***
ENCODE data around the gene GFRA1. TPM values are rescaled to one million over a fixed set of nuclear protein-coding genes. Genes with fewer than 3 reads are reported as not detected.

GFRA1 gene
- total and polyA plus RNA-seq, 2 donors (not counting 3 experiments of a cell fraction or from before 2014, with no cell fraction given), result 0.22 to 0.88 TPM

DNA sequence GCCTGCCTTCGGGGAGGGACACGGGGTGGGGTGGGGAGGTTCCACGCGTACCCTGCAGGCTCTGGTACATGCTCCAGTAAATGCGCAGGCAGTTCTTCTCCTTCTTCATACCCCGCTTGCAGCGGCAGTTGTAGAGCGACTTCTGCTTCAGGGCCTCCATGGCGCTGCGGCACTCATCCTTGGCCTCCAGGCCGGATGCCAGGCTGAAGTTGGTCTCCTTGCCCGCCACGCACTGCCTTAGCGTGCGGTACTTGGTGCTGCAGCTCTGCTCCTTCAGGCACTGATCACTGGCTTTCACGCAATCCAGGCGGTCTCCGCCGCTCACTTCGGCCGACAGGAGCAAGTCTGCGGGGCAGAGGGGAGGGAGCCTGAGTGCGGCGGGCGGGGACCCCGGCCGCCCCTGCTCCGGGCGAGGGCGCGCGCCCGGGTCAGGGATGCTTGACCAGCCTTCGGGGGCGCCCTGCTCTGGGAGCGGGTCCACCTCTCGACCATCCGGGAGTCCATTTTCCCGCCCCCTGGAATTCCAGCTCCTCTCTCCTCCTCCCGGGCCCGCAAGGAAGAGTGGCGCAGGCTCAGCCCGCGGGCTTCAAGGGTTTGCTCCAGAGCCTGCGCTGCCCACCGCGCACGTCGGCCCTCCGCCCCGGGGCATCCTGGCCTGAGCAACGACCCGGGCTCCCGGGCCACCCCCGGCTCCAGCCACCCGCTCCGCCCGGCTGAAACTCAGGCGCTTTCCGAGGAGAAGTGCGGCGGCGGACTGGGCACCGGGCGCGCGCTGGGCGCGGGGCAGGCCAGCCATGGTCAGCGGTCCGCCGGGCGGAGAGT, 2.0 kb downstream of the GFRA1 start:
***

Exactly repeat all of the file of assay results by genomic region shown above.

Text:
ENCODE data around the gene GFRA1. TPM values are rescaled to one million over a fixed set of nuclear protein-coding genes. Genes with fewer than 3 reads are reported as not detected.

GFRA1 gene
- total and polyA plus RNA-seq, 2 donors (not counting 3 experiments of a cell fraction or from before 2014, with no cell fraction given), result 0.22 to 0.88 TPM

DNA sequence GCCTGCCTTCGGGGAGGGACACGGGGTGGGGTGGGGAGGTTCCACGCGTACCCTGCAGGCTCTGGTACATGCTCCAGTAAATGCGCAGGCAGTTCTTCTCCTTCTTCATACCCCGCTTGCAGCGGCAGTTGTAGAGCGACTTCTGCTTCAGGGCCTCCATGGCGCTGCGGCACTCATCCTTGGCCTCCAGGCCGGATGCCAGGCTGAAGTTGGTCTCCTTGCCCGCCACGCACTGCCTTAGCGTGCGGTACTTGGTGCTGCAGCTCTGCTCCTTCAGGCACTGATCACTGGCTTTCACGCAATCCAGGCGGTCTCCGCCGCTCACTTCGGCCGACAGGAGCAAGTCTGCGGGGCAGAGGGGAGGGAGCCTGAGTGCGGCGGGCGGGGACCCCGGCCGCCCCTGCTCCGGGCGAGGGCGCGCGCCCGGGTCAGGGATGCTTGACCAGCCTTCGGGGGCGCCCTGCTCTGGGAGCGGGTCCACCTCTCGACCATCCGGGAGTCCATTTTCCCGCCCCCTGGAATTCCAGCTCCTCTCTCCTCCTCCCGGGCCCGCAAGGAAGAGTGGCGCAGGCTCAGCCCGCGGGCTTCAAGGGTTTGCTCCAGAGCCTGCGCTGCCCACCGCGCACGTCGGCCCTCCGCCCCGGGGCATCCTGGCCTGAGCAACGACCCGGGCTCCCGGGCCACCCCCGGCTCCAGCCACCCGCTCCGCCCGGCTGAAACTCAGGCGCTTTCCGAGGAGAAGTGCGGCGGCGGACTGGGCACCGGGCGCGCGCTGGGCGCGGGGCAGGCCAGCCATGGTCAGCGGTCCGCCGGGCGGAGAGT, 2.0 kb downstream of the GFRA1 start: